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Don Burleson Blog 







Relational Database Objects and Abstract Data Types

Oracle Database Tips by Donald Burleson

Unlike traditional database management system which only provide for primitive data types such as INTEGER and CHARACTER, the object-oriented programming languages allow for the creation of abstract  data types.   The data types offered in commercial database systems, CHAR INTEGER NUMBER, VARCHAR, BIT, are sufficient for most relational database applications but developers are now beginning to realize that the ability to create user-defined data types can greatly simplify there database design.  While these data types were popular within the programming languages, they have only recently been introduced into the mainstream world of database objects.

Some commercial relations database vendors have committed to incorporating user-defined data type in their future releases.  Oracle, the popular relational database for midrange computers, has announced that Oracle version 8 will support abstract  data typing by extending SQL to allow for a CREATE TYPE definition.

At the most basic level, and abstract data type is nothing more than a collection of smaller, basic data types that can be treated as a single entity.  While this is a simple concept, the changes in database object design will be dramatic.  Some argue that a database must be able to support data types which contain lists rather than finite values, and some of the object/relational databases such as UniSQL allow for a single data type (a column) to contain lists of values, or even another table.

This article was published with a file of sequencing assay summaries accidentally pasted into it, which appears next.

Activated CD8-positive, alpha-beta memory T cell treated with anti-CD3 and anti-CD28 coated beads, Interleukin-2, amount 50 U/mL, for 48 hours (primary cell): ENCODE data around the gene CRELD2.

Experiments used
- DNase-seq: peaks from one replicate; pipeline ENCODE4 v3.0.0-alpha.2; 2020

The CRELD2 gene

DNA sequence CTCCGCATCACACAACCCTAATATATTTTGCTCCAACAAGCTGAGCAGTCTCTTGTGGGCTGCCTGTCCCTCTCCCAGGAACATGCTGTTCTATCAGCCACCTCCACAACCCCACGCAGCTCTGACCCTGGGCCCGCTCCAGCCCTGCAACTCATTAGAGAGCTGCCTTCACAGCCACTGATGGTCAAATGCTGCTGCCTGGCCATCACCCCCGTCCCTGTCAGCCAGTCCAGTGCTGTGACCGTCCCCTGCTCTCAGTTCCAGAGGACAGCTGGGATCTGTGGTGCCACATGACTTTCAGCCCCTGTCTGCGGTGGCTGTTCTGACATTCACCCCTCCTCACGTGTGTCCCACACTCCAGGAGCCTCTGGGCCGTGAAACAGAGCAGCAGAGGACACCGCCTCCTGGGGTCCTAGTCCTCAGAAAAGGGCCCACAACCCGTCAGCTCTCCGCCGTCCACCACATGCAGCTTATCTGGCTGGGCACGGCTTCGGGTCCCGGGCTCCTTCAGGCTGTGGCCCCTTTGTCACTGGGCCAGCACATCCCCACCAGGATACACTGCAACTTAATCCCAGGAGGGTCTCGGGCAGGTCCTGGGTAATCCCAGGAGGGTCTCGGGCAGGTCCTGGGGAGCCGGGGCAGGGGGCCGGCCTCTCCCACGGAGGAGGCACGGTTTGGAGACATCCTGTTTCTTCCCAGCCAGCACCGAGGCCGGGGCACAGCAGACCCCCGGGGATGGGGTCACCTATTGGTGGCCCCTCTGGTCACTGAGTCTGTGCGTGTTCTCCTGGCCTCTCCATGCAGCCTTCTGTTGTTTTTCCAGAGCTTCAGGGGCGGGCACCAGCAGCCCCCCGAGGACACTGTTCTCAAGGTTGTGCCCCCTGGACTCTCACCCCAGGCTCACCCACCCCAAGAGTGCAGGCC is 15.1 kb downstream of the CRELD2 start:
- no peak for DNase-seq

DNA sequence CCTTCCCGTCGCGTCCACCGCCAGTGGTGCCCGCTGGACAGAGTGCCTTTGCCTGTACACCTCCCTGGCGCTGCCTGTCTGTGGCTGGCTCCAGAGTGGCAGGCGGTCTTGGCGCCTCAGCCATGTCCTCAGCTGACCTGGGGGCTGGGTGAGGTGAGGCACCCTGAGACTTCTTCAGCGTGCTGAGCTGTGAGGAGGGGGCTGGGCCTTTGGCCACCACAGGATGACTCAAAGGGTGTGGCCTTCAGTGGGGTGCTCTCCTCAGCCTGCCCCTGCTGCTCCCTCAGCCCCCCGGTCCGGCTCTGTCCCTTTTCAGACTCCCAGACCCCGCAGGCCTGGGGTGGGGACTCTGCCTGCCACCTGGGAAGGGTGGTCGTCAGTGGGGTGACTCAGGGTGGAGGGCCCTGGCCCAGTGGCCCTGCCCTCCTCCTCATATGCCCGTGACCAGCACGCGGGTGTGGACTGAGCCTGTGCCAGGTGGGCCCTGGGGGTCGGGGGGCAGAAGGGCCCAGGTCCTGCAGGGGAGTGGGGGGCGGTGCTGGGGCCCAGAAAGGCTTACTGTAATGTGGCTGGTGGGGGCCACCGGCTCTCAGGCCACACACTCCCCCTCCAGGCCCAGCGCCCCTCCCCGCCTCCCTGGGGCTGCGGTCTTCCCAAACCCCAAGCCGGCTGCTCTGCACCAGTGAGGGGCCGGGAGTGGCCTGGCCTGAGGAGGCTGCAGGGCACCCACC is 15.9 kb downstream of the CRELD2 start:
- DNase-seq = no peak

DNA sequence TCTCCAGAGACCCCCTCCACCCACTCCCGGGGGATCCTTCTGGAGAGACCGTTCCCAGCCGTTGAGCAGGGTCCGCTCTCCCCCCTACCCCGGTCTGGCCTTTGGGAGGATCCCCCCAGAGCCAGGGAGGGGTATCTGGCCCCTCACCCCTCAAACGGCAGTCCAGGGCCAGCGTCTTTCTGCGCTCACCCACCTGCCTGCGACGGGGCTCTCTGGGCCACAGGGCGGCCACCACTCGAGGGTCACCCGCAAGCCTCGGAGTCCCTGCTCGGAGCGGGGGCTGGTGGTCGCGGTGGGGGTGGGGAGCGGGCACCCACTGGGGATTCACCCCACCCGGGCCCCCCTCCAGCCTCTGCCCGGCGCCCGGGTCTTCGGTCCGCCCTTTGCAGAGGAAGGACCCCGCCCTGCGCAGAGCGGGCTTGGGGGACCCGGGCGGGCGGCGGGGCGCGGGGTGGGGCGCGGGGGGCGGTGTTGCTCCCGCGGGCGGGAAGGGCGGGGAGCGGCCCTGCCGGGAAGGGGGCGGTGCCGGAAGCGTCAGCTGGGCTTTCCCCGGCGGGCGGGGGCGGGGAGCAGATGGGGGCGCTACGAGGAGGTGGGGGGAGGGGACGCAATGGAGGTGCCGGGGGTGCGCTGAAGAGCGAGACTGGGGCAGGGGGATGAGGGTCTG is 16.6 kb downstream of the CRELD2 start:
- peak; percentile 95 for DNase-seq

These features are called by several names.  In the C programming language they are called structures, in data structure theory they are called abstract data types (ADT's), while in the marketplace they are referred to as user-defined data types.  Each of these terms mean essentially the same thing, and we can think of these terms as being interchangeable.

While pre-relational databases supported primitive ADT's, the more robust data typing was not introduced until the object/relational hybrid database became popular.  UniSQL, the relational/object-oriented database developed by Dr. Wong Kim, supports the concept of nested tables, whereby a data "field" in a table may be a range of values or an entire table.  This concept is called complex, or unstructured data typing.  With this approach the domain of values for a specific field in a relational database may be defined.  This ability to "nest" data tables, allows for relationship data to be incorporated directly into the table structure.  (Figure 5.1)  For example, the OCCUPATIONS field in the table establishes a one-to-many relationship between an employee and their valid occupations.  Also note that the ability to nest the entire SKILLS table within a single field.   In this example, only valid skills may reside in the SKILLS field, and this implements the relational concept of "domain integrity".

Figure 5.1   An example of embedded complex data types

Now that see understand the basic idea behind abstract data types, let's explore some of the compelling benefits to this approach.




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